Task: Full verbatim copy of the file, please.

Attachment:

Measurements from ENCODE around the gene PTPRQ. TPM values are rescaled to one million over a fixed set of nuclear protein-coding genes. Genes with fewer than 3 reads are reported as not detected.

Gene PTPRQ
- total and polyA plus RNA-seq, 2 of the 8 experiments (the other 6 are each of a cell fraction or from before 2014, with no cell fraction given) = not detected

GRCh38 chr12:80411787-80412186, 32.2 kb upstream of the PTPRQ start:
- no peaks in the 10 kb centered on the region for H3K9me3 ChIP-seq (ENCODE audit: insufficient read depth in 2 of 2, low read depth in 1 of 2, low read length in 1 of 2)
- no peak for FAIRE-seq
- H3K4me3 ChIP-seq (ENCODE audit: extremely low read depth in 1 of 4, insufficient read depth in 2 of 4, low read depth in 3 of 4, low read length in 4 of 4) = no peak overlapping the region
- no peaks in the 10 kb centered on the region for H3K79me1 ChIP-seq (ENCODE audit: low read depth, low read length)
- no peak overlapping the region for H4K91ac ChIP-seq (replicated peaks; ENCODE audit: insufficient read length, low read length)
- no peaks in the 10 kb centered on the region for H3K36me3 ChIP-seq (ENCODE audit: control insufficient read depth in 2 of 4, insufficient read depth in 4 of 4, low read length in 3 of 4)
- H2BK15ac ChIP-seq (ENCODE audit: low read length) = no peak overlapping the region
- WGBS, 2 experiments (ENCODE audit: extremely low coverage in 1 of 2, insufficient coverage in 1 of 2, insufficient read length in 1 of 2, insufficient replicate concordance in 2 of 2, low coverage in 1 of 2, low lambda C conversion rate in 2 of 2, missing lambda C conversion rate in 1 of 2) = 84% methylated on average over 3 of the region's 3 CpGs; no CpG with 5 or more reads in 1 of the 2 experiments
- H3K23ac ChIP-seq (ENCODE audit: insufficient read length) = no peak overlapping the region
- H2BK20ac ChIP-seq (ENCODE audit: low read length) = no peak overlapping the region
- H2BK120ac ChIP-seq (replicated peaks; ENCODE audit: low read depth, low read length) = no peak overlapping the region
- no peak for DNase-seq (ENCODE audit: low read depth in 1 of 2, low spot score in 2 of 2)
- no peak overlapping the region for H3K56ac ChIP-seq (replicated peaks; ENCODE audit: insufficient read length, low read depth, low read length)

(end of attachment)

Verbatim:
Measurements from ENCODE around the gene PTPRQ. TPM values are rescaled to one million over a fixed set of nuclear protein-coding genes. Genes with fewer than 3 reads are reported as not detected.

Gene PTPRQ
- total and polyA plus RNA-seq, 2 of the 8 experiments (the other 6 are each of a cell fraction or from before 2014, with no cell fraction given) = not detected

GRCh38 chr12:80411787-80412186, 32.2 kb upstream of the PTPRQ start:
- no peaks in the 10 kb centered on the region for H3K9me3 ChIP-seq (ENCODE audit: insufficient read depth in 2 of 2, low read depth in 1 of 2, low read length in 1 of 2)
- no peak for FAIRE-seq
- H3K4me3 ChIP-seq (ENCODE audit: extremely low read depth in 1 of 4, insufficient read depth in 2 of 4, low read depth in 3 of 4, low read length in 4 of 4) = no peak overlapping the region
- no peaks in the 10 kb centered on the region for H3K79me1 ChIP-seq (ENCODE audit: low read depth, low read length)
- no peak overlapping the region for H4K91ac ChIP-seq (replicated peaks; ENCODE audit: insufficient read length, low read length)
- no peaks in the 10 kb centered on the region for H3K36me3 ChIP-seq (ENCODE audit: control insufficient read depth in 2 of 4, insufficient read depth in 4 of 4, low read length in 3 of 4)
- H2BK15ac ChIP-seq (ENCODE audit: low read length) = no peak overlapping the region
- WGBS, 2 experiments (ENCODE audit: extremely low coverage in 1 of 2, insufficient coverage in 1 of 2, insufficient read length in 1 of 2, insufficient replicate concordance in 2 of 2, low coverage in 1 of 2, low lambda C conversion rate in 2 of 2, missing lambda C conversion rate in 1 of 2) = 84% methylated on average over 3 of the region's 3 CpGs; no CpG with 5 or more reads in 1 of the 2 experiments
- H3K23ac ChIP-seq (ENCODE audit: insufficient read length) = no peak overlapping the region
- H2BK20ac ChIP-seq (ENCODE audit: low read length) = no peak overlapping the region
- H2BK120ac ChIP-seq (replicated peaks; ENCODE audit: low read depth, low read length) = no peak overlapping the region
- no peak for DNase-seq (ENCODE audit: low read depth in 1 of 2, low spot score in 2 of 2)
- no peak overlapping the region for H3K56ac ChIP-seq (replicated peaks; ENCODE audit: insufficient read length, low read depth, low read length)